I also think that kids deserve a bit of time to get out and about learning is not just about what happens in School. We seem so hell-bent on our consumerist society yet don’t seem to see any linkage with the level of mental illness in the UK with 8-12% of the UK population experiencing depression in any year.
After Lode and before White Fen I was reminded by the flag across the field that the Lodestar festival was coming up. (Unfortunately it is now over now that I have gotten around to writing this Post.)
Lodes Way is well signposted and as I was to discover maybe too well signposted (well not really).
Was this cloud over White Fen getting ready to rain on me? We do seem to have more than our fair share of pylons around here though – picturesque places seems to suffer from pylons. For those of you who like them there is an Appreciation Society. It does seem odd that green power is driving the march of the pylons in the UK. That is the problem is “what gets measured gets done” – there are agreed goals for reduction in Carbon emissions – ostensibly to save the planet – yet here in the UK in order to meet those goals we don’t seem to think it is odd that we are visually despoiling that beautiful countryside. It must be Stick Them in Someone Else’s back yard – STISEBY
Still you can look elsewhere and as visual pollution there could be much worse. this and the next picture were supposed to be one “panorama” unfortunately I couldn’t get them to match so they appear as two pictures.
There is a fair bit of straw still to be baled. The field is adjacent to Headlake Drove and Great Drove. I had to go back and check the GSP trace as I’d forgotten exactly were it was. In the end I loaded the trace into Google Earth and tracked it to the point where I stopped to take the picture..
My next stopping point was at the footbridge over
Reach Burwell Lode (Thanks MikeC for spotting that error!). As a cyclist you have to stop to lug you bike up over it. My stop this time was a little longer though. A slightly more mature (than me) couple were out on the Tandem at at a loss to explain quite where they were. they had been using an OS map, which was showed NCN51 and as they were heading towards Burwell had seen the blue sign at the bottom of Newnham Drove and gone up it.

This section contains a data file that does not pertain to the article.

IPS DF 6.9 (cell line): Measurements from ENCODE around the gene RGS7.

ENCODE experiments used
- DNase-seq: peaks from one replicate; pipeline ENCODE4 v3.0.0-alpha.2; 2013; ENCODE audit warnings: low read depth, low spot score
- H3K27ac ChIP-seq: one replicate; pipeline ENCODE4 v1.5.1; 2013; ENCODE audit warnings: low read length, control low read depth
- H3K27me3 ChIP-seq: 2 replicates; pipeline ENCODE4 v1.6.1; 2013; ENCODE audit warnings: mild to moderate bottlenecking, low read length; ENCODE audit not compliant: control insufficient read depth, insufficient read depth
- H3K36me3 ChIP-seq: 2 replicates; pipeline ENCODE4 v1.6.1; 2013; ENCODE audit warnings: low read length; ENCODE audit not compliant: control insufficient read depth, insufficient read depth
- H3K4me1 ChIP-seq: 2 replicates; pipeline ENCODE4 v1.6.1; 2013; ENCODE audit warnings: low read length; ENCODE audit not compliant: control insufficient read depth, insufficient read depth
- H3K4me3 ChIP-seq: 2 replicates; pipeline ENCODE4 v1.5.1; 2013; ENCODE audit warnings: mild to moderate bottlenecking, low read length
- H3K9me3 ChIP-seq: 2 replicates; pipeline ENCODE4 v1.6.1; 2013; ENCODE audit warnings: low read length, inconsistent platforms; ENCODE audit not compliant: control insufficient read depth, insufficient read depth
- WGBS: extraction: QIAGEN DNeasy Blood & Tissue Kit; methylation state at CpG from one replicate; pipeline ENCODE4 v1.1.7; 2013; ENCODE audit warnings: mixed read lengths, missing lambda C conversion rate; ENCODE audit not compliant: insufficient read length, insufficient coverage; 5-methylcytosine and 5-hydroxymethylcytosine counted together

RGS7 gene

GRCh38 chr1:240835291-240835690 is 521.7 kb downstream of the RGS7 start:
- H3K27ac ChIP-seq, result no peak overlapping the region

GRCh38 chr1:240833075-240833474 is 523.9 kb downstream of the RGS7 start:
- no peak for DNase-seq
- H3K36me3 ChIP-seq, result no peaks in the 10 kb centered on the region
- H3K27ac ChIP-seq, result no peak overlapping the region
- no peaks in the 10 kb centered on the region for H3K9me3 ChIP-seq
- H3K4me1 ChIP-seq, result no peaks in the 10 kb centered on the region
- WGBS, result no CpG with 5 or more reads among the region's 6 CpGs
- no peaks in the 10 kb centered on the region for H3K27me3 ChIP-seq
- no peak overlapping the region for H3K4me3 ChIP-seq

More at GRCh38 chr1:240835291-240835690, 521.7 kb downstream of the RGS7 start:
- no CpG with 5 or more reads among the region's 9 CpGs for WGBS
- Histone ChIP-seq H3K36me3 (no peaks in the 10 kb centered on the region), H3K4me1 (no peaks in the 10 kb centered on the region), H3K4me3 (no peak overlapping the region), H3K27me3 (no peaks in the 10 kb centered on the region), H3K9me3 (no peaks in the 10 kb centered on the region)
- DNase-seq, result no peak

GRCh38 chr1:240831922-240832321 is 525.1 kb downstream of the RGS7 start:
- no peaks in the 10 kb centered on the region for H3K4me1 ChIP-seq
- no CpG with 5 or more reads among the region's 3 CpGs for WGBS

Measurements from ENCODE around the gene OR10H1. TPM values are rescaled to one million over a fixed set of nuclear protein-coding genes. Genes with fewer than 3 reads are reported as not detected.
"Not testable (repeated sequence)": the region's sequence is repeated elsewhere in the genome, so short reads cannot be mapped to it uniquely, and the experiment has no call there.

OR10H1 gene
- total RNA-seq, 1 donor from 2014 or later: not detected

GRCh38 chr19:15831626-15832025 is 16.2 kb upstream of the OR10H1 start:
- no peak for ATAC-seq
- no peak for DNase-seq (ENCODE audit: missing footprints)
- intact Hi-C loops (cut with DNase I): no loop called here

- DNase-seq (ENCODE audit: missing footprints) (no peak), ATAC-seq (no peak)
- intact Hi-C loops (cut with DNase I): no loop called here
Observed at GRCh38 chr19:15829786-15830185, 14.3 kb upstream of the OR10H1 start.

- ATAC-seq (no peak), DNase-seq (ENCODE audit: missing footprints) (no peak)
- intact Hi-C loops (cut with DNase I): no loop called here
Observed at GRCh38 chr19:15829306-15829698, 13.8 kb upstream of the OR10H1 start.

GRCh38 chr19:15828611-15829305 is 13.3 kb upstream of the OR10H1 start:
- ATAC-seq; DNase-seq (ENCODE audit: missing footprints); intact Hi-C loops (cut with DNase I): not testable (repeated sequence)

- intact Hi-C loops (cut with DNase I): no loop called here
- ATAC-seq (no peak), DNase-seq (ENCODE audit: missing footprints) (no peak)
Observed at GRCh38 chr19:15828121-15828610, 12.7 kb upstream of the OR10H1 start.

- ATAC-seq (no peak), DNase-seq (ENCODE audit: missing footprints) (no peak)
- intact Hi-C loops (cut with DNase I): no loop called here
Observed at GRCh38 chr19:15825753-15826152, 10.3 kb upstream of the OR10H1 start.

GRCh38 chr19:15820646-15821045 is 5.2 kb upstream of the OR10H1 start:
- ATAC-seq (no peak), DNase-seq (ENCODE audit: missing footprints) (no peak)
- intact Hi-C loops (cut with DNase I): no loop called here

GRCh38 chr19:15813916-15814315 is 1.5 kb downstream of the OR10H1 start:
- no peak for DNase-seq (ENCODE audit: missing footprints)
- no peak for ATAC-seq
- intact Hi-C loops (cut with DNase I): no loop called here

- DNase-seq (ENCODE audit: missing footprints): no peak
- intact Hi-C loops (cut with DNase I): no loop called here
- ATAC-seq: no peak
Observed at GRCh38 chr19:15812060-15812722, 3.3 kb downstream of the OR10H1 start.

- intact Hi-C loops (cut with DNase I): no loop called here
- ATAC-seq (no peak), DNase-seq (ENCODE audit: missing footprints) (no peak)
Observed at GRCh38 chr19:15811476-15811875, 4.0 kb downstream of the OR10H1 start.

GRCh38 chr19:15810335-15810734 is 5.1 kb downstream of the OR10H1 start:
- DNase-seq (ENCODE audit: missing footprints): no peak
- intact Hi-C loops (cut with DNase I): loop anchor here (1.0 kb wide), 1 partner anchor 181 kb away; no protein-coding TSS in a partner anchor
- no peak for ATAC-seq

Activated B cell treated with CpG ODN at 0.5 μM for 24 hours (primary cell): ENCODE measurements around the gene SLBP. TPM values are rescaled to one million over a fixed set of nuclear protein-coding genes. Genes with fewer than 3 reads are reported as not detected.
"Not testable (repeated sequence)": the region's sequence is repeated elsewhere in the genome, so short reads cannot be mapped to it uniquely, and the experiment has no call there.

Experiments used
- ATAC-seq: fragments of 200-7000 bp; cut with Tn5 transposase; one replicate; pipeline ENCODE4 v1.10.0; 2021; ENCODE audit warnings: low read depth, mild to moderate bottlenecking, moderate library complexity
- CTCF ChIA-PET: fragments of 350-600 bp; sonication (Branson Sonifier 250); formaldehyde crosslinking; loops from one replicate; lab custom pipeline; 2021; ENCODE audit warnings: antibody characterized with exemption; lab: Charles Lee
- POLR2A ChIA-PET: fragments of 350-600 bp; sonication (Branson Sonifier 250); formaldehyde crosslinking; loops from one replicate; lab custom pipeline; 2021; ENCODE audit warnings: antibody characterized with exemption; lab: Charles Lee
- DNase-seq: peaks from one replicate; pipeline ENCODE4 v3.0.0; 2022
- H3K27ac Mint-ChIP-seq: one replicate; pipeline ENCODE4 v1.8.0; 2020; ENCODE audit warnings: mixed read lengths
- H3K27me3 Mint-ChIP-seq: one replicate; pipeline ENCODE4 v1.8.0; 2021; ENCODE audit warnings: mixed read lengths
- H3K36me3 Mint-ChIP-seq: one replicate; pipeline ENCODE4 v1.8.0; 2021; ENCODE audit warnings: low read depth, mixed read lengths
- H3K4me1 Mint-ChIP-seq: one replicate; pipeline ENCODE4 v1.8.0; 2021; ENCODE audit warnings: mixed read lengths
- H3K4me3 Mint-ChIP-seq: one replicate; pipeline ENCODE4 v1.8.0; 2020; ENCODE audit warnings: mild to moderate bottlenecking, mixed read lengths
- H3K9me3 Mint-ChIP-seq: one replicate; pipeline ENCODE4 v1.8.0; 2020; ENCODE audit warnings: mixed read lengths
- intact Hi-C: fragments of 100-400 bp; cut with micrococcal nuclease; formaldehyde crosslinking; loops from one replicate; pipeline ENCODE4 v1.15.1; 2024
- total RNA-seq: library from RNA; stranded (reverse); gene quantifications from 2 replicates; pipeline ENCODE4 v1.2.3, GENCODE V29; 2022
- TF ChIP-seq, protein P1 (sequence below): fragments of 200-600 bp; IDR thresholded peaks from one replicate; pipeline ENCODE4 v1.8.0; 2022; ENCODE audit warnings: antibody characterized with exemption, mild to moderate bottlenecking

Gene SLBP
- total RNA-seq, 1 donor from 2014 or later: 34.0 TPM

Since they had expected to reach Wicken Fen it was a bit puzzling to them to find a footbridge in the way. So I pointed out the route they had taken on the map versus the route they thought they were taking and asked them what might suit them best. In the end I helped get the Tandem over the bridge. Although there were two of us the length of the bike made it quite unwieldy but we got it over without any mishaps. I pointed out the direction and confirmed that the track surface, whilst bumpy in places would be fine on their Tandem and set off.
As it happened my plan was to cycle to Wicken along the Maltings Path and then back around to the entrance to Wicken Fen and down NCN51 to Burwell. As I was heading back through Wicken Fen I got a cheery wave from the Tandemists.
The sky off in the distance didn’t look quite so cheery though. As I cycled back down towards the road heading out of Wicken Fen this was the view – rain of in the distance – although this was more to the North and I was heading East.
The view East didn’t look that promising either. (That clump of trees is Priory Farm.)
As I headed towards Burwell things things looked a little more promising – although it wasn’t that windy at ground level the high-level (cloud-level) winds must have been in my favour. That is Burwell Electricity sub-station in the middle of the picture, just follow the pylons.
Or maybe not as I cycled between Burwell and Reach on the Burwell Road it looked as if I was really going to get caught in the rain. I wasn’t really sure which way to cycle to try and avoid the shower and in the end went for Reach and Black Drove Way.
I didn’t avoid the rain, but I can’t really complain it wasn’t that bad, it was only a shower. Mind you Black Drove Way was pretty slippery I did come close to an unplanned dismount at one point when both wheels started slipping as I straddled a couple of ruts. I hung on though and managed to keep going without even dabbing my feet. I made sure not to ride the edges of the ruts after that though.
Once I was back on the road (Whiteway Drove) the shower had passed and the sky started clearing in towards the East (the Cambridge direction). They make the bales bigger than when I was a lad. We sometimes use to help our the farmer who farmed the fields around our house. I could just about manage to lift the bales they used to make in those days – I’d not be able to pick these ones up even though I’ve grown up.
For a change I cycled alongside the B1102 – between Swaffham Bulbeck and Lode, there is a pretty reasonable shared-use path although it is a little narrow it does have a grass edge to it. (Mind you there is also a ditch to the other side a little further back.) I took the back way through Swaffham Bulbeck down Abbey Lane. Apparently the Abbey had recently been sold - £1.35m – for four bedrooms – but three floors and 6.78acres. (Note the picture is from Wikipedia).
Back to the noisy road – it amazes me just how much noise cars make – the noise is really unpleasant and that’s with earphones in. Although I can’t hear anything when the tear past. – it is quite high pitched.
And finally – what is the cheapest bike you can buy? – A penny-farthing.